OMAHA, Neb. — Uncertainty about Cabela’s future has already slowed the housing market in the outdoor retailer’s hometown of Sidney, and that is likely to intensify now that the company has agreed to be bought by rival Bass Pro.

The sharp drop in housing demand in the western Nebraska town of about 7,000 is a sharp contrast to what residents were used to before Cabela’s started reviewing its strategic options last year.

Last week’s $4.5 billion deal to sell Cabela’s raises questions about the roughly 2,000 people the company employs in Sidney even though Springfield, Missouri-based Bass Pro pledged to maintain significant operations there. The combined headquarters will be in Springfield.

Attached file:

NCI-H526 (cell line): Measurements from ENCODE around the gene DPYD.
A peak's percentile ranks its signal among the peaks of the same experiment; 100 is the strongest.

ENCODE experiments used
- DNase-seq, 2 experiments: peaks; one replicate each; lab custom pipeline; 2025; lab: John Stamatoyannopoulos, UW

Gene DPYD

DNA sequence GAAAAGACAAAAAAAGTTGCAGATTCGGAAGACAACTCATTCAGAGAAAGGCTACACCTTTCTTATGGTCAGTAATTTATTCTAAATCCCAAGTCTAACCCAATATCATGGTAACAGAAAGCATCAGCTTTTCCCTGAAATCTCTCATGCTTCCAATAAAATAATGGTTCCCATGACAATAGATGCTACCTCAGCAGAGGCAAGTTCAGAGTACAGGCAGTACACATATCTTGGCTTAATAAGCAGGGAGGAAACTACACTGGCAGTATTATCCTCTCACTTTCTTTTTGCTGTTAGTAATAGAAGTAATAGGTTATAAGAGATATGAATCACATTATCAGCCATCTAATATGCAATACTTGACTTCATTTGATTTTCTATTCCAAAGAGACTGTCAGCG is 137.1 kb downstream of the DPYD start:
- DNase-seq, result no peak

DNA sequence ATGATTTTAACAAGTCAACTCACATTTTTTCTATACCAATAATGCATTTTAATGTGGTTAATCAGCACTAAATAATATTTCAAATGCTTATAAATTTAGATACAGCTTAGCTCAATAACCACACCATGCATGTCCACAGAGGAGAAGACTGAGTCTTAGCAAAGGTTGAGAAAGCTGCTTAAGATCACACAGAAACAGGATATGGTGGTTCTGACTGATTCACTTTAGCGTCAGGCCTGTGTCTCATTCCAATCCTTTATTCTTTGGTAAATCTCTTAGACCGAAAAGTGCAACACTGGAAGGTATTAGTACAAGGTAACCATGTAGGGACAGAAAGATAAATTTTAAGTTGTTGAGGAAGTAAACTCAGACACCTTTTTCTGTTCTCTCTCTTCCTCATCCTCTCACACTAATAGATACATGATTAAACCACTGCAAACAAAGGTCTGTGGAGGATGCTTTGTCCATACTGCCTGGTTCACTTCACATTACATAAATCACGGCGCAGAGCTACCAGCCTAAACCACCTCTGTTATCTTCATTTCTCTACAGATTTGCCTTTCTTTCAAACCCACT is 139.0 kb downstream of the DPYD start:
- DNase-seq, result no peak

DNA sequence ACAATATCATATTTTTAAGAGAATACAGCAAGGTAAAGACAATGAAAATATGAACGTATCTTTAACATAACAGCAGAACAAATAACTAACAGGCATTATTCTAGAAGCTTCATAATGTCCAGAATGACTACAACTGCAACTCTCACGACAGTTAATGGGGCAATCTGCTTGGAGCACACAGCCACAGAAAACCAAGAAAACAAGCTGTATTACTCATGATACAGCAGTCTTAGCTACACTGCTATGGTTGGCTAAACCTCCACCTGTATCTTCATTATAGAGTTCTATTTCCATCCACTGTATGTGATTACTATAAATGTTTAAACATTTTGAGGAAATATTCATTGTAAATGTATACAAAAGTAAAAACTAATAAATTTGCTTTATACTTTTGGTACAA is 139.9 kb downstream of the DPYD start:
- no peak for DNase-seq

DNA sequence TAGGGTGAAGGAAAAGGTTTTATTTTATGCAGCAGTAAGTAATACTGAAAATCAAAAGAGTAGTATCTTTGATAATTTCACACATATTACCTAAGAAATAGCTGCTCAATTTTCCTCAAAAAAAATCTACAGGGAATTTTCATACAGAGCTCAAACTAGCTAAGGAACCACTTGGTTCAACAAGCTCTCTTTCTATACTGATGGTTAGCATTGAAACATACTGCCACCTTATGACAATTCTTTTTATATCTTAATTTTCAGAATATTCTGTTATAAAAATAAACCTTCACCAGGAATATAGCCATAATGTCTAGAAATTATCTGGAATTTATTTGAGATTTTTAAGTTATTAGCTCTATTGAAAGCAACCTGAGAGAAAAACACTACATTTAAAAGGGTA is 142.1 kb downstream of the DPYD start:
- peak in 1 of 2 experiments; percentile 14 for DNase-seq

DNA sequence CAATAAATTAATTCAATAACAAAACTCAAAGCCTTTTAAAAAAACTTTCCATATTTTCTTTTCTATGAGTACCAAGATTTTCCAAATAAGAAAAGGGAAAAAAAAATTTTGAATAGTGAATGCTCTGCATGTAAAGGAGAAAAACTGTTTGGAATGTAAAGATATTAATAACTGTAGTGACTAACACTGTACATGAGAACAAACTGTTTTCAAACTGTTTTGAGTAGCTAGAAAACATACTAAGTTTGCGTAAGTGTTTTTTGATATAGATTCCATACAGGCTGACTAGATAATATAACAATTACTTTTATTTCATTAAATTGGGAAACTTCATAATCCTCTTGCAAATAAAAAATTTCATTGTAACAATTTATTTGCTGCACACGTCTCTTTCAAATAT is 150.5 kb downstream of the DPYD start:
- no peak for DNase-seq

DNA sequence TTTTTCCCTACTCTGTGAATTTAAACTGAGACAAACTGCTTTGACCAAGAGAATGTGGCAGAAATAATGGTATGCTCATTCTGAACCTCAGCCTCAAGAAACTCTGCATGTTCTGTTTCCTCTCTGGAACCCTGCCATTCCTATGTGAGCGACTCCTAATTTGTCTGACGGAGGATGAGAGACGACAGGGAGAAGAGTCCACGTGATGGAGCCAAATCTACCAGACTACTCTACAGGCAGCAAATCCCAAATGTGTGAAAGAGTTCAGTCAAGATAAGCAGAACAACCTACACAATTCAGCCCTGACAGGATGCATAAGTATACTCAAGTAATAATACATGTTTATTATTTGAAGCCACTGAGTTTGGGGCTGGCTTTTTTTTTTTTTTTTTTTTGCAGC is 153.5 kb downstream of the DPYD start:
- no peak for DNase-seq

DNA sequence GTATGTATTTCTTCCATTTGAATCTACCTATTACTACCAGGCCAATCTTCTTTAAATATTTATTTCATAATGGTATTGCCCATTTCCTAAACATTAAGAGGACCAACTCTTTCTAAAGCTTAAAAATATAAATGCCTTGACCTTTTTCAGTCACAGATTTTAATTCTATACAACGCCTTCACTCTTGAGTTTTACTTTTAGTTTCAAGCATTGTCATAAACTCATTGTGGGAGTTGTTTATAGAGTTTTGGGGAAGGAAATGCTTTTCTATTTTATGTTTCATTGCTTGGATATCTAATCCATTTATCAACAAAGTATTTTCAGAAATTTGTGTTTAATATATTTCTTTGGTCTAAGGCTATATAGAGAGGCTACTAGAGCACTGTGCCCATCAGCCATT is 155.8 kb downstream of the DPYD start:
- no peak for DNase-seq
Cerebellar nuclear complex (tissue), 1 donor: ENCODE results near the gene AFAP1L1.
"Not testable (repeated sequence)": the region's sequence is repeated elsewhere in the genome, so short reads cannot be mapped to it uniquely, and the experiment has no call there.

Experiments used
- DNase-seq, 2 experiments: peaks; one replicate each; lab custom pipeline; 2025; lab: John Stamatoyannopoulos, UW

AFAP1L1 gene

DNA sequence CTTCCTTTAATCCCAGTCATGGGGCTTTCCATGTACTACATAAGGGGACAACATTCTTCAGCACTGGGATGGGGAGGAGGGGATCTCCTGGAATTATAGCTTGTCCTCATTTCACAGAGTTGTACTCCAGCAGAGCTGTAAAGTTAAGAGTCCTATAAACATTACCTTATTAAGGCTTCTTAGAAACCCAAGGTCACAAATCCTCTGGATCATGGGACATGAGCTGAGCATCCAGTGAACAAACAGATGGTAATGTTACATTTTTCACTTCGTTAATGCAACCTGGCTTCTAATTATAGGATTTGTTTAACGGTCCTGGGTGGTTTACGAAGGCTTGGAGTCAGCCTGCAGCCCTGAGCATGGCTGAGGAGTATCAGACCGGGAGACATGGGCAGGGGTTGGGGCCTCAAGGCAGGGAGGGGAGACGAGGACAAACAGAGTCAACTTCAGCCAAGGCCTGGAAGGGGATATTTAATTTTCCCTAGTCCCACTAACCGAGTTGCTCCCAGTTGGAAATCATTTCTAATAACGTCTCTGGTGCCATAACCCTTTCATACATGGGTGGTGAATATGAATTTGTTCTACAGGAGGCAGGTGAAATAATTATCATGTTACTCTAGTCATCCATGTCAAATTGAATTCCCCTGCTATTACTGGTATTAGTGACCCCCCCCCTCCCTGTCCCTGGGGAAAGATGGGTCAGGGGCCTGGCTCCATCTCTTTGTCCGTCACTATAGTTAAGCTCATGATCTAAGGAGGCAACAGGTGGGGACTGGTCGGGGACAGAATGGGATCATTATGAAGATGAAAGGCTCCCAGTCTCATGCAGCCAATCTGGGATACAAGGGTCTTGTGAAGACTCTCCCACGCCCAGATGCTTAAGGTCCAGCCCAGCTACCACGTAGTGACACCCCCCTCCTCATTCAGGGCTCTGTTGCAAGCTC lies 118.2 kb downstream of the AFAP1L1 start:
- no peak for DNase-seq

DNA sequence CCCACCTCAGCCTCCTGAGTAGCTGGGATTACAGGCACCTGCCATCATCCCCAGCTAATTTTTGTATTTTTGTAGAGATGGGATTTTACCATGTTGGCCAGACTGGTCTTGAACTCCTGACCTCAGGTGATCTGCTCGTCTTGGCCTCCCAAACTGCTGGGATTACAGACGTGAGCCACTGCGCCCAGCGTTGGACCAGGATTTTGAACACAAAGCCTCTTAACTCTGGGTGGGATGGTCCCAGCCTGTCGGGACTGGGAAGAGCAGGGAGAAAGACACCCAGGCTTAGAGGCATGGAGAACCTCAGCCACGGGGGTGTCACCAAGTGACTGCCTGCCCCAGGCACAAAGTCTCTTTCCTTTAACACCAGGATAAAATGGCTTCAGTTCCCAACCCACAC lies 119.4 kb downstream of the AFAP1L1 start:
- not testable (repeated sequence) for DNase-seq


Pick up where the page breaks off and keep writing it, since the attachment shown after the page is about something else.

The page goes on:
Kevin Ross with Asmus Brothers Realty in Scottsbluff told the Omaha World-Herald ( ) that the departure of a large number of people would depress Sidney’s real estate prices.

Already, there are about 100 homes on the market in Sidney, and construction on a housing development Cabela’s had backed with financial support has nearly stopped. The median number of days homes spend on the market in Sidney has grown to 109. That’s up from 81 days in August 2015 and 65 days for the same month in 2014.

“You take a town that size and put even 200 homes on the market, all at once, it’s going to have a terrible effect,” Ross said. “Values are going to drop; there’s going to be no one to sell them to. That’s going to be a really, really tough market.”

Of course, job losses would affect the broader economy in Sidney, not just the housing market, said Lawrence Yun, chief economist at the National Association of Realtors.

Creighton University economist Ernie Goss said job cuts at Cabela’s could lead to cuts in other industries, such as health care.

“The spillover impacts will be quite significant,” he said. “It’s not so much because of the loss of jobs, it’s the loss of very good jobs.”